Billie (Bill) RDeWalt, PhD

MIM President and Director

MIM has many roles as a museum; one is to enlighten its visitors. ln June 2011, during the annual Brussels Non-European Art Fair (BRUNEAF) in BelgiumBRUNEAF president Pierre Loos gave MIM’s founder Robert J. Ulrich a private viewing of the stunning original SANZA exhibitionBob immediately saw the potential to amaze and inform MIM’s guestsIndeedthis is a unique opportunity to show a vast collection of outstanding examples of a single type of instrumentln order to better appreciate not only the varietybut also the different levels of sanza craftsmanshipcreativityinnovationartistic excellenceand ageit is crucial to see a large number of objects of a similar type.

This monographic exhibition will contrast withand supplementthe regular displays in MIMs Africa Gallery wherein the space allotted to each country, curators show the largest possible variety of instruments found in any given country. I am happy that I was able to bring together all the actors involved so that MIM could featurefor the first time in the United Statesthis interesting and visually exciting exhibitiont which highlights two hundred beautifulsweet-sounding sanzas.

Marc Leo Félix

Founder of the Congo Basin Art History Research CenterMIM Board Member January 152012

SANZA was organized to share specific information based on decades of study by collectors François and Françoise Boulanger-­Bouhière. Theipassion and dedication resulted in a remarkable collectionfeaturing the majority of known sanza types and styles with excellent representative examples of the instrumentThe original SANZA exhibition and catalog were received with enthusiasm in Brusselsthanks to the efforts of Thomas BayetSophie CaltauxPierre Buchand Yannik Van Ruysevelt who had key production roles. The collectors‘ dedication now has new fruitful results at MIMSanzas are biloko kitoko« small objects of great beauty » -in the Lingala language of the D.RCongo, a geographic center for sanza distribution in Africa.

Pierre Loos

BRUNEAF President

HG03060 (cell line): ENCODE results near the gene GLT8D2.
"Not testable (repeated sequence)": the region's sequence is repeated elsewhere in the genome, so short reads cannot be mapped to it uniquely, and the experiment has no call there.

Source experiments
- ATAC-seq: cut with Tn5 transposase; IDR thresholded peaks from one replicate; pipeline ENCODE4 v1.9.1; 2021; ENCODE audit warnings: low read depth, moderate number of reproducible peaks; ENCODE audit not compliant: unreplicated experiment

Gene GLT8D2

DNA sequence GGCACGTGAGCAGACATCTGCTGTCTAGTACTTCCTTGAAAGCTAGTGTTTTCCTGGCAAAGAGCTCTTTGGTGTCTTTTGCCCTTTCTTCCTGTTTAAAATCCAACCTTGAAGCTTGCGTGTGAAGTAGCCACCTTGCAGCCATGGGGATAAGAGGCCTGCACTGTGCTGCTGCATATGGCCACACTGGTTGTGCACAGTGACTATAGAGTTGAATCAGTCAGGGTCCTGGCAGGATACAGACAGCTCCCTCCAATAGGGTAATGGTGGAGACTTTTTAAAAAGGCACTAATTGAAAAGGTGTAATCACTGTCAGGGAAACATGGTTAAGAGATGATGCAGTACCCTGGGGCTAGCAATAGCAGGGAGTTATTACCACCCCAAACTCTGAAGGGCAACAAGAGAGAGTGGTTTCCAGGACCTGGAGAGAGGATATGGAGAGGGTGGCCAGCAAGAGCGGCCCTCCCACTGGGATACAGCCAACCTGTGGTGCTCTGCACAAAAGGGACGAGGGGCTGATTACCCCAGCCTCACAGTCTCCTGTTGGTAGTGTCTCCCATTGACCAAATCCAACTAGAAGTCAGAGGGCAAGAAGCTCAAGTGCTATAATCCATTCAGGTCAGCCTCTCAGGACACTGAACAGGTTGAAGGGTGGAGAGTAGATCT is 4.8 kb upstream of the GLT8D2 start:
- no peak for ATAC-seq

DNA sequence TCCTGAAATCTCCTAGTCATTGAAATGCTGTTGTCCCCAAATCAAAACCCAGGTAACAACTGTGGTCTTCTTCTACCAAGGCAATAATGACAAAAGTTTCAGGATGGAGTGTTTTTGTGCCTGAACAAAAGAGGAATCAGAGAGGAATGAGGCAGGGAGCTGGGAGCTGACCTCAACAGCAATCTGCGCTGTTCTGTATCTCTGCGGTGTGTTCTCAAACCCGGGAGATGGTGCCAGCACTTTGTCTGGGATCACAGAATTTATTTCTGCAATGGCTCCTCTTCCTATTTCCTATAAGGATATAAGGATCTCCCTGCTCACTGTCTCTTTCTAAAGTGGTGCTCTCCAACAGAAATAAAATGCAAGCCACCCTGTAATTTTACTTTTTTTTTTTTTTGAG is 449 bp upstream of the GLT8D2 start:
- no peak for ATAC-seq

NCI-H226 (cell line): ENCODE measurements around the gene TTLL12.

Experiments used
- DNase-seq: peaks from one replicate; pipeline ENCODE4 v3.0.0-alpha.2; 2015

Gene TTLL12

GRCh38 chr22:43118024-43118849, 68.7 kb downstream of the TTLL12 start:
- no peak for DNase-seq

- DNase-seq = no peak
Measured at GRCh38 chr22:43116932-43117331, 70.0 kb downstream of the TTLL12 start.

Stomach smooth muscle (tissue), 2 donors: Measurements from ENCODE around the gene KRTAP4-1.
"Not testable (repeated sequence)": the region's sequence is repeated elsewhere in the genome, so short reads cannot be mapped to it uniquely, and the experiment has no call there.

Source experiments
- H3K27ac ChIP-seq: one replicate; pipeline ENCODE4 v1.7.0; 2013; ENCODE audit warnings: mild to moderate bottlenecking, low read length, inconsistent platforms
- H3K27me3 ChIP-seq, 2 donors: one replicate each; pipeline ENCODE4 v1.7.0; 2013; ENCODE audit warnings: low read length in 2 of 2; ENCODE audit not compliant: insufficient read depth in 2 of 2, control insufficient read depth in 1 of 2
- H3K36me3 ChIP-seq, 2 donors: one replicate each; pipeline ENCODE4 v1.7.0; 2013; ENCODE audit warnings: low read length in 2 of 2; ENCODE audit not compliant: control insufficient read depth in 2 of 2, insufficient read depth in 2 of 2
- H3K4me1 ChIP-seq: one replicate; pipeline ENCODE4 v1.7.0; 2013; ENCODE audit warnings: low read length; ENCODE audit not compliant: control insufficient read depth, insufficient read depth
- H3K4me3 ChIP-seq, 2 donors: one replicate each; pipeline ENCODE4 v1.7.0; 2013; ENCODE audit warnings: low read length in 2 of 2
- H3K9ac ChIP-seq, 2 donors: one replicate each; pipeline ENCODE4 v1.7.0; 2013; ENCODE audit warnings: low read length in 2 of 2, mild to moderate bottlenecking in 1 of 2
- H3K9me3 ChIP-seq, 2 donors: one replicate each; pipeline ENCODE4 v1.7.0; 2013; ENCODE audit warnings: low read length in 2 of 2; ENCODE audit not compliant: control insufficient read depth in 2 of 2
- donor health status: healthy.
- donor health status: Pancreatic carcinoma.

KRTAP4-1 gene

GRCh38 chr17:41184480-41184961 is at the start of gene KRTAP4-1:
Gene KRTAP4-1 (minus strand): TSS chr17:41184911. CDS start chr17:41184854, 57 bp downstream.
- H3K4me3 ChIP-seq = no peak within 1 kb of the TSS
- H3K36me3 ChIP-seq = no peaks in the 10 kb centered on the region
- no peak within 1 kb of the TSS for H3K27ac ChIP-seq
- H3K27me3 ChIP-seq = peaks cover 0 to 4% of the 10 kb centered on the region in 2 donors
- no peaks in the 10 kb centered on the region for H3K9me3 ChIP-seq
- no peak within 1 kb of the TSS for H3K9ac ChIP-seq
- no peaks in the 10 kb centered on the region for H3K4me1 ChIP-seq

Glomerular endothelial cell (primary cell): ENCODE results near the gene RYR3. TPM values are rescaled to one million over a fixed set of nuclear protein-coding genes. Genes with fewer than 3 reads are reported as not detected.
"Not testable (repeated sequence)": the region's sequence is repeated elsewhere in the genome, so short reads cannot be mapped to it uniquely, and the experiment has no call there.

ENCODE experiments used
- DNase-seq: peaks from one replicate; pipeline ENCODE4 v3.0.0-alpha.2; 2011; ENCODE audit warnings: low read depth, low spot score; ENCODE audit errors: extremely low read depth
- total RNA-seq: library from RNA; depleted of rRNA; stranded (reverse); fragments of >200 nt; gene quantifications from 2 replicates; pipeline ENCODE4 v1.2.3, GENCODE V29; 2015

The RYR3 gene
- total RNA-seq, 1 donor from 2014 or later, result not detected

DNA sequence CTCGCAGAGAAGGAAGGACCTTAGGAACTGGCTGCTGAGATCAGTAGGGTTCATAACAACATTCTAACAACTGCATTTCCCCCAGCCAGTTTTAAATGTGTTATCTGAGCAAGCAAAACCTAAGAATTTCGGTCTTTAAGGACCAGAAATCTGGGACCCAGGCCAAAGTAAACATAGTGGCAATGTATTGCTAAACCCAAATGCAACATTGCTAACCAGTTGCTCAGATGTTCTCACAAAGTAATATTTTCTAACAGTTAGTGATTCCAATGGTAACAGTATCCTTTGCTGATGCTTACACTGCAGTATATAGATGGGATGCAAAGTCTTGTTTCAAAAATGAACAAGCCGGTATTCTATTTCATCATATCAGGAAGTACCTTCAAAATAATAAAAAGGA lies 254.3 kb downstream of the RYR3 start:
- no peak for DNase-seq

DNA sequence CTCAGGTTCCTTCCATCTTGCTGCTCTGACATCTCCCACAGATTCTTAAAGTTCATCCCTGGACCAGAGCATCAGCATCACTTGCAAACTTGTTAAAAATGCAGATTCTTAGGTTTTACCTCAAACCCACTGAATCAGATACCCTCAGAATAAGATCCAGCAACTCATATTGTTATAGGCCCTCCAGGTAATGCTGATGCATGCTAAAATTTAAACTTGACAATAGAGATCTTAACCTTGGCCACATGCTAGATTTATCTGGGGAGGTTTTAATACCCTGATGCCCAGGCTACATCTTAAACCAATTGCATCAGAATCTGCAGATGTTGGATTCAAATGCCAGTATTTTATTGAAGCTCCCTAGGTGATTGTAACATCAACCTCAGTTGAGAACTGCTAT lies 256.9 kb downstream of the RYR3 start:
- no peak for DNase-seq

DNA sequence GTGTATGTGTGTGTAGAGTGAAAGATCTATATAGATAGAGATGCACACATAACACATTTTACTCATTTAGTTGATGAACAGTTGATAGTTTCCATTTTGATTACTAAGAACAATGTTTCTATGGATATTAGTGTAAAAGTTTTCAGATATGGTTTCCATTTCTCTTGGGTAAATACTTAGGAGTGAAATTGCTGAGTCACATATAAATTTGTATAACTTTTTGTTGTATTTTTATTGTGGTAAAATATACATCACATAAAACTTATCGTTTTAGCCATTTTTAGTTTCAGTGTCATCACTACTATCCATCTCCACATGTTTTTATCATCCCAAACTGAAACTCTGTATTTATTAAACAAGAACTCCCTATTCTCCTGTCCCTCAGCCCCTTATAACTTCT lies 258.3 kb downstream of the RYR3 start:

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$18 you can purchase a glossy 64-page catalog with photos of all 200 sanza on display at the MIM’s Sanza Exhibit

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Billie (Bill) RDeWalt, PhD – MIM President and Director; Dr. Manuel Jordán – MIM Curator; Pierre Loos – BRUNEAF President 

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 De gauche à droite: Dr. Manuel Jordán – MIM curator; Robert J. Ulrich – MIM FounderMarc Leo Félix – MIM Board Member; 

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$18 you can purchase a glossy 64-page catalog with photos of all 200 sanza on display at the MIM’s Sanza Exhibit

Lamellophone – SANZA Hehe de Tanzanie

TYPE 7m: Sanza à languettes métalliques sur table « en caissette » assemblée / formant résonateur (T7m)


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Type: T7m                                                        
Ethnie: Hehe
Vernaculaireilimba ?
Pays: Tanzanie
Dimension: 35 cm
Matériau: bois, métal
Clavier: de 31 lamelles


The marimba is used among many tribes, but in particular fancied among the people of the Cental Region around Dodoma. The small wooden box is the resonator for a row of metal springs of different lengths. They are touched with the thumbs to produce the required sound.

Source: Wembah-Rachid & kirknaes J.A.R. & Jesper dans TANZANIA – 1990 – p. 29